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From the start of the Roman Empire in 27 BC we have accounts of Romans talking about a mythical land of silk in the far east. Over the course of the Roman Empire the Romans would call the land of China various names, all of which tended to circle around trade.
Starting in 27 BC the Romans would call China different names, however the most common until the 8th century was Seres. From 27 BC up through 166 AD the Romans would call China Seres or Serica due to the silk that came to Rome from China.
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Without further ado, here is an entire article going over what the Romans called China
Romans Encountering China In 27 BC
Sometime between the years of 200-300 BC the Greeks would be the first ‘western’ state to encounter the Quin dynasty in China.
We have archeological evidence from the tomb of the first emperor of the Qin dynasty that the Greeks gave gifts to the Emperor. Surrounding Emperor Qin Shi Huang were gifts of Greek technology and artworks.
Greece would fall to Rome around 100 years later. This was when Rome first began to hear about the mythical land of silk called China. However, most historians and academics would think it was a myth until around 27 BC.
Around 27 BC. Romans would start to publish several accounts of lands in the far east that they called Seres. Some of the most famous of these accounts came from the classic Latin writers Virgil, Horace, and Strabo. In these accounts the writers offer vague explanations and depictions for the land in the far east.
The 3rd century AD Roman Historian Florus mentions that the first Roman Emperor Augustus received several envoys and ambassadors from other ancient states. One of these states Florus called Seres or the land of the silk. Florus mentions that this was a momentums occasion as their complexation was different and that they brought amazing gifts.
This is the only mention we have of Augustus receiving a Chinese ambassador. Several historians have theorized that maybe this was a trading or exploration ship or that Florus was simply wrong in his explanation. However, we do know that Roman influence reached China during this time because historians have found Roman coins minted during the reign of Tiberius in modern China.
However, the first name that the Romans called China was Seres due to valuable silk that was exported.
Expanding Communication Between Rome And China Resulting In Two Names For China
The Romans continued to call China Seres up until 166 BC. During the reign of either Roman Emperor Antoninus Pius or Marcus Aurelius a diplomatic envoy was sent from Rome to China.
It was around this time that the name for China began to change in Rome. At first China was called Seres due to production of silk but that name could have applied to anything east of the Parthian Empire.
Once the diplomatic envoy arrived in China in 166 BC the Romans began to understand that their name for China was inherently flawed. The Romans had thought that modern India/Vietnam was China when it was in fact much further east.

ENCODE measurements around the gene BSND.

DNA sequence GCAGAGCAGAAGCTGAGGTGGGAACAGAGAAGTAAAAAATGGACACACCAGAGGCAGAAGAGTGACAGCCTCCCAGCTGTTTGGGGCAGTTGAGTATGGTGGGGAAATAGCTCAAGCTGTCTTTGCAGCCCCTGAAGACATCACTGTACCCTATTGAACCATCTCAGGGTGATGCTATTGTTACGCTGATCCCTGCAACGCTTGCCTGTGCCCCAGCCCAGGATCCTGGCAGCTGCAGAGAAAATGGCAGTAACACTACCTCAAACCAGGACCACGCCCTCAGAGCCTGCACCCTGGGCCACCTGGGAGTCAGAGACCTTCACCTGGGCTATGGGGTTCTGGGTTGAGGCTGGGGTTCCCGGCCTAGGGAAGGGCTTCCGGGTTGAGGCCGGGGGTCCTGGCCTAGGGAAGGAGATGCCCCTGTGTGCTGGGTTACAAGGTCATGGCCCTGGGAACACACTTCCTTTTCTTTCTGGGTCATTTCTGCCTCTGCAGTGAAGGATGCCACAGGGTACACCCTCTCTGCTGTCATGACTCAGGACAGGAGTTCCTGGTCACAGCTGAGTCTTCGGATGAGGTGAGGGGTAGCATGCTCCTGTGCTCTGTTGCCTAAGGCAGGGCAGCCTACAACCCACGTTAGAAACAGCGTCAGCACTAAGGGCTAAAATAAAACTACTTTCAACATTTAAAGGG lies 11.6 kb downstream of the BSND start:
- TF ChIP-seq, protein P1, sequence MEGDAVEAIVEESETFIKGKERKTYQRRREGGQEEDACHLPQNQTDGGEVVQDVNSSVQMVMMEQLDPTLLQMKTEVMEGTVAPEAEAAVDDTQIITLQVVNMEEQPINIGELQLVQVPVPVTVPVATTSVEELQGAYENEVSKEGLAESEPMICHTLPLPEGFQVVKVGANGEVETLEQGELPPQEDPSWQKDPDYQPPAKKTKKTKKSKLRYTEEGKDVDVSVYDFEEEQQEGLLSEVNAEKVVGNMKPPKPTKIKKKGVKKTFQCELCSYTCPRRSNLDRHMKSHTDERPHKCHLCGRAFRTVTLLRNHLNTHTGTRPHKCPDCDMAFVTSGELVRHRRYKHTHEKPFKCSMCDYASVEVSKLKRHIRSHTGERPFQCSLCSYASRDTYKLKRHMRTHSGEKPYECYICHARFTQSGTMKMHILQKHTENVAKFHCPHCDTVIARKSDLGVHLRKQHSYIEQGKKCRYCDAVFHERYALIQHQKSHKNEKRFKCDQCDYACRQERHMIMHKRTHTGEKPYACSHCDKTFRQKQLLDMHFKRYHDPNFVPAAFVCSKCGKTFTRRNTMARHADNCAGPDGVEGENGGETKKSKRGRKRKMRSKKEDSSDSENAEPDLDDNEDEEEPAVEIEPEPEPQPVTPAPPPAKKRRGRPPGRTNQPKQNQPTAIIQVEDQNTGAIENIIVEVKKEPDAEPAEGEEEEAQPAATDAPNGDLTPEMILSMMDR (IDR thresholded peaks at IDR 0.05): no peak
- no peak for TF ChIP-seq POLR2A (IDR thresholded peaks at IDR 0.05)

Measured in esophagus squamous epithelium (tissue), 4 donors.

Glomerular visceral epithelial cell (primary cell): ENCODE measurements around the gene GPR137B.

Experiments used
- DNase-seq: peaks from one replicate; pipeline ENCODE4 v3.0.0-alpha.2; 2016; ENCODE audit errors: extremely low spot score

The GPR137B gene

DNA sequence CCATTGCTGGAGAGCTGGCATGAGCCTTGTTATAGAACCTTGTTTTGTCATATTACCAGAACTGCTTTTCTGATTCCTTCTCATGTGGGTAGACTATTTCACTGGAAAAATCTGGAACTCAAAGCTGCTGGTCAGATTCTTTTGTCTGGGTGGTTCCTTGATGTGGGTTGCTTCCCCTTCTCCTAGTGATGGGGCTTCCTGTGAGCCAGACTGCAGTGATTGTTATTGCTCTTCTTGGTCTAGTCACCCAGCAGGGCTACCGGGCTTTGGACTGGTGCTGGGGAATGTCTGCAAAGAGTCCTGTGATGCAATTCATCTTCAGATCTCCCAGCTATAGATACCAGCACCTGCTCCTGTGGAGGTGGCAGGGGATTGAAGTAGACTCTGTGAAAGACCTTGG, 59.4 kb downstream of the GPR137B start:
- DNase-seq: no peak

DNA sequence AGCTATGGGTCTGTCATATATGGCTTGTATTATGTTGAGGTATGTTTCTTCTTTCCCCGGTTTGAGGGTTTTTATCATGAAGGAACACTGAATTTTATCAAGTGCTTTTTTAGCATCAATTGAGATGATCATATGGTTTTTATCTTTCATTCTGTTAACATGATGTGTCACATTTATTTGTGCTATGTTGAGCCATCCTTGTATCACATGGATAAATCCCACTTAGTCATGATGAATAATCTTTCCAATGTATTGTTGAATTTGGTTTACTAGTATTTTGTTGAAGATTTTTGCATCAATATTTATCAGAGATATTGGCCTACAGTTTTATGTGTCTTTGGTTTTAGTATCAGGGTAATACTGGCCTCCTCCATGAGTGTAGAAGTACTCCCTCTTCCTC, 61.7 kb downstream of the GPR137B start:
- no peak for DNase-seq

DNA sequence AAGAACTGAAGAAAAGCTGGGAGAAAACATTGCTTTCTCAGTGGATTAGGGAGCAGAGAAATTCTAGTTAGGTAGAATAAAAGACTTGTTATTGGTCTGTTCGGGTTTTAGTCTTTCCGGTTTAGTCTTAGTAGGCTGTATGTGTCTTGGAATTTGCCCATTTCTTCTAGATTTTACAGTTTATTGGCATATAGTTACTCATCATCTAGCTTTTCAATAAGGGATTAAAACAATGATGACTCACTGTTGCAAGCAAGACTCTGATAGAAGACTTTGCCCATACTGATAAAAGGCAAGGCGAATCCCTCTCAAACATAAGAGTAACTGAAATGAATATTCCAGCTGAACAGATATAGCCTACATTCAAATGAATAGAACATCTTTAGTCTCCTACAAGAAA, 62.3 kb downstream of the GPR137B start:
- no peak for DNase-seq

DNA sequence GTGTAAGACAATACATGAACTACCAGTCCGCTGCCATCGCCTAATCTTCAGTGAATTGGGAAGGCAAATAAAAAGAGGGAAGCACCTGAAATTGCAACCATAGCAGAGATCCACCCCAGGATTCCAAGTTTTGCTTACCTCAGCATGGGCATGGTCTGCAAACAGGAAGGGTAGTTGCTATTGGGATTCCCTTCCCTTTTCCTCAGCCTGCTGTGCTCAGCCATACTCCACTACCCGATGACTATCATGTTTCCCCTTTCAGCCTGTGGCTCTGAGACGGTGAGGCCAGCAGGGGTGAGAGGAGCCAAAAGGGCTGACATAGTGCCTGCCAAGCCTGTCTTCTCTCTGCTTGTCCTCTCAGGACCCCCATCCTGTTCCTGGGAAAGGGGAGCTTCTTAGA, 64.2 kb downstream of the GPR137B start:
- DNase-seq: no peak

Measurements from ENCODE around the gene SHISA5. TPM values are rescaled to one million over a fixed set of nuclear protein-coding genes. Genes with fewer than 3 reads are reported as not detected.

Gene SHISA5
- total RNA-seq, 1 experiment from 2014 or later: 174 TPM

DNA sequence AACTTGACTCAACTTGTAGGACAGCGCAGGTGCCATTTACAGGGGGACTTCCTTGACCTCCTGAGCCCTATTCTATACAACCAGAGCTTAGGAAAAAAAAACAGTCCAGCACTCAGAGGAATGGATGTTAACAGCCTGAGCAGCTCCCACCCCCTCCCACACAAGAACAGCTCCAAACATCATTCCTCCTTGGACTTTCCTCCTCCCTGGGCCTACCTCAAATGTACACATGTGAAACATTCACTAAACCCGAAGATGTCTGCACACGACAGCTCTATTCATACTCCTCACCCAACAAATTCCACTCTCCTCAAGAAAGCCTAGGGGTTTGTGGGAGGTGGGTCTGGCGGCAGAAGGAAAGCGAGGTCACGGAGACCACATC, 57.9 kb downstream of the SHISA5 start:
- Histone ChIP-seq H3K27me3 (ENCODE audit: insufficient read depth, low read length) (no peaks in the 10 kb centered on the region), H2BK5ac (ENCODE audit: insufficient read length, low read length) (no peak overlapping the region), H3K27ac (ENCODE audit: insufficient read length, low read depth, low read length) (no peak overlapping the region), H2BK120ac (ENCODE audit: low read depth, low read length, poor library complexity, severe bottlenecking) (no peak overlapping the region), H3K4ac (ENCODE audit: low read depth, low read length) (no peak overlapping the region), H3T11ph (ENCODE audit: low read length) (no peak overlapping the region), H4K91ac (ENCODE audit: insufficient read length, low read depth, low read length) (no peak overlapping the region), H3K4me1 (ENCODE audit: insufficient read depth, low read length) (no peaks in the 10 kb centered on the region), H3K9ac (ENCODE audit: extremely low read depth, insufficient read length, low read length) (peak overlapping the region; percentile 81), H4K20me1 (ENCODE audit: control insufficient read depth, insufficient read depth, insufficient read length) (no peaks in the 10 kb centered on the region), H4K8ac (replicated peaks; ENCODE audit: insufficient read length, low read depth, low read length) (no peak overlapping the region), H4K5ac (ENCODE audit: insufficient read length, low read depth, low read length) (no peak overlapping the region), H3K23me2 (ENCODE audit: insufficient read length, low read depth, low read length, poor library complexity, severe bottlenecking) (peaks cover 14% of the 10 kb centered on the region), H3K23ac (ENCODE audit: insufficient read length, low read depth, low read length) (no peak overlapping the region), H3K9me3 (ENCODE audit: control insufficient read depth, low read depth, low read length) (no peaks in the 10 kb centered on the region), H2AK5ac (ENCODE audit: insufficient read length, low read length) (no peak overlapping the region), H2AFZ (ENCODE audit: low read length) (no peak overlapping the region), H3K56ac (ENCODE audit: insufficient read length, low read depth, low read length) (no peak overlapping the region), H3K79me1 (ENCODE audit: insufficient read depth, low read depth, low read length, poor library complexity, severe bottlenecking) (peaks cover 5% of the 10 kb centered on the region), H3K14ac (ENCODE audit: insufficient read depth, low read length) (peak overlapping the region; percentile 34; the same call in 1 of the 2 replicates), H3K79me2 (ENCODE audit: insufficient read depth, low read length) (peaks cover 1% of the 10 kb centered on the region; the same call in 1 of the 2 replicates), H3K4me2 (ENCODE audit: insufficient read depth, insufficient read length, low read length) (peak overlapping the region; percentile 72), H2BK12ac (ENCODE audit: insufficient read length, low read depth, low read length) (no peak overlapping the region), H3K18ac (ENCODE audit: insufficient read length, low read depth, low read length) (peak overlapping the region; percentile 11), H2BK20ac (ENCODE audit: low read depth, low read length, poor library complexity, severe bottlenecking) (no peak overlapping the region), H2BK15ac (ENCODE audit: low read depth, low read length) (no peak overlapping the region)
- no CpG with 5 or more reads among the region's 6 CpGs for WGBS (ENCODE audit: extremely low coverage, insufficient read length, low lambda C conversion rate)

As such a new name formed for China in Rome, Sinae. This gave China two names according to the ancient Romans. First, was old Serica or Seres which translates to land of the silk. Second, was the new name of Sinae which was given to the empire of the Qin dynasty.
However, even these names were wrong as by the time the Romans had gotten to China the Qin dynasty had fallen. Instead it was replaced by the Han.
Sometime around 170 AD an Roman from Egypt would travel across the world to China. We don’t know who the author was but his book is called Periplus of the Erythraean Sea. This book provides details that have been confirmed as correct about cities as far as China.
However, after the death of Marcus Aurelius in 180 AD the Roman Empire would be sent into turmoil and would not engage with China up until the 6th century.
As such during the peak of the Roman Empire’s power there were two names for China; Sinae and Seres.
The 6th Century Would See The Final Name of China In The Roman Empire
After the ‘fall’ of the Roman Empire the eastern Empire would continue to prosper and grow for several centuries.
In the 6th century a Roman Monk would take it upon himself to travel from Alexandria to China and document his journey. This monk’s name was Cosmas Inicopleustes and his work has fortunately survived to this day.
When Cosmas finally arrived in China he began to call it by another name Tzinista. This name would combine the previous names of Sinae and Seres along with a new name that demonstrated that there was nothing left to explore.
Out of this combination of Roman names for China came the name of Tzinista which translates from Greek to meaning Jinn. Several historians have theorized why this name was the one that took hold.
One such theory has to do with the concept of fallen angels landing in the far east. Since this was the last place that a Roman could walk to, it was a fitting name.
As such the last name that the Romans called China was Tzinista.
There you have it; an entire article dedicated to the question of what the Romans called China.
Sino-Roman relations is a fascinating topic. Every year we discover new evidence that demonstrates that these two great cultures were aware of each other and maybe even traded as far back as the first century BC. History graduate students will find a wealth of material to build out a research project.
Here at The History Ace I strive to publish the best history articles on the internet. If you enjoyed this article then consider subscribing to the free newsletter and sharing around the internet.
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